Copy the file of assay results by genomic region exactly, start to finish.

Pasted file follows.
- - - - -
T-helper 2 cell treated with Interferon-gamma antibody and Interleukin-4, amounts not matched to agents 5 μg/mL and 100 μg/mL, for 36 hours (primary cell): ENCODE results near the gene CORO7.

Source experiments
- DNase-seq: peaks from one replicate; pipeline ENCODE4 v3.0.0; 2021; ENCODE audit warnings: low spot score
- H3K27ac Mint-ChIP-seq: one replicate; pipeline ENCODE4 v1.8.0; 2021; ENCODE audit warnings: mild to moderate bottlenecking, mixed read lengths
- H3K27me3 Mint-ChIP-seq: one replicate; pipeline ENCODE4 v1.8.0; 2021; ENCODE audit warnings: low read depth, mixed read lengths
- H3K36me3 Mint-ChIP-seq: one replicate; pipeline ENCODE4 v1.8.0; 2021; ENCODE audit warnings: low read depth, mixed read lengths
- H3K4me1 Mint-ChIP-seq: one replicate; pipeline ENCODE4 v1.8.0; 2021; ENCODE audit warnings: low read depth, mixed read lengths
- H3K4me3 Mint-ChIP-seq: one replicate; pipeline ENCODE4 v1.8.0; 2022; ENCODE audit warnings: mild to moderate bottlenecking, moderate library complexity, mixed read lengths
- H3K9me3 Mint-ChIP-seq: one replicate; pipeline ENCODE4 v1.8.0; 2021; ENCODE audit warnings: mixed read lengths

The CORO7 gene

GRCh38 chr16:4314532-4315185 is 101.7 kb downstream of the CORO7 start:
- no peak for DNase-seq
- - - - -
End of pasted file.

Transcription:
T-helper 2 cell treated with Interferon-gamma antibody and Interleukin-4, amounts not matched to agents 5 μg/mL and 100 μg/mL, for 36 hours (primary cell): ENCODE results near the gene CORO7.

Source experiments
- DNase-seq: peaks from one replicate; pipeline ENCODE4 v3.0.0; 2021; ENCODE audit warnings: low spot score
- H3K27ac Mint-ChIP-seq: one replicate; pipeline ENCODE4 v1.8.0; 2021; ENCODE audit warnings: mild to moderate bottlenecking, mixed read lengths
- H3K27me3 Mint-ChIP-seq: one replicate; pipeline ENCODE4 v1.8.0; 2021; ENCODE audit warnings: low read depth, mixed read lengths
- H3K36me3 Mint-ChIP-seq: one replicate; pipeline ENCODE4 v1.8.0; 2021; ENCODE audit warnings: low read depth, mixed read lengths
- H3K4me1 Mint-ChIP-seq: one replicate; pipeline ENCODE4 v1.8.0; 2021; ENCODE audit warnings: low read depth, mixed read lengths
- H3K4me3 Mint-ChIP-seq: one replicate; pipeline ENCODE4 v1.8.0; 2022; ENCODE audit warnings: mild to moderate bottlenecking, moderate library complexity, mixed read lengths
- H3K9me3 Mint-ChIP-seq: one replicate; pipeline ENCODE4 v1.8.0; 2021; ENCODE audit warnings: mixed read lengths

The CORO7 gene

GRCh38 chr16:4314532-4315185 is 101.7 kb downstream of the CORO7 start:
- no peak for DNase-seq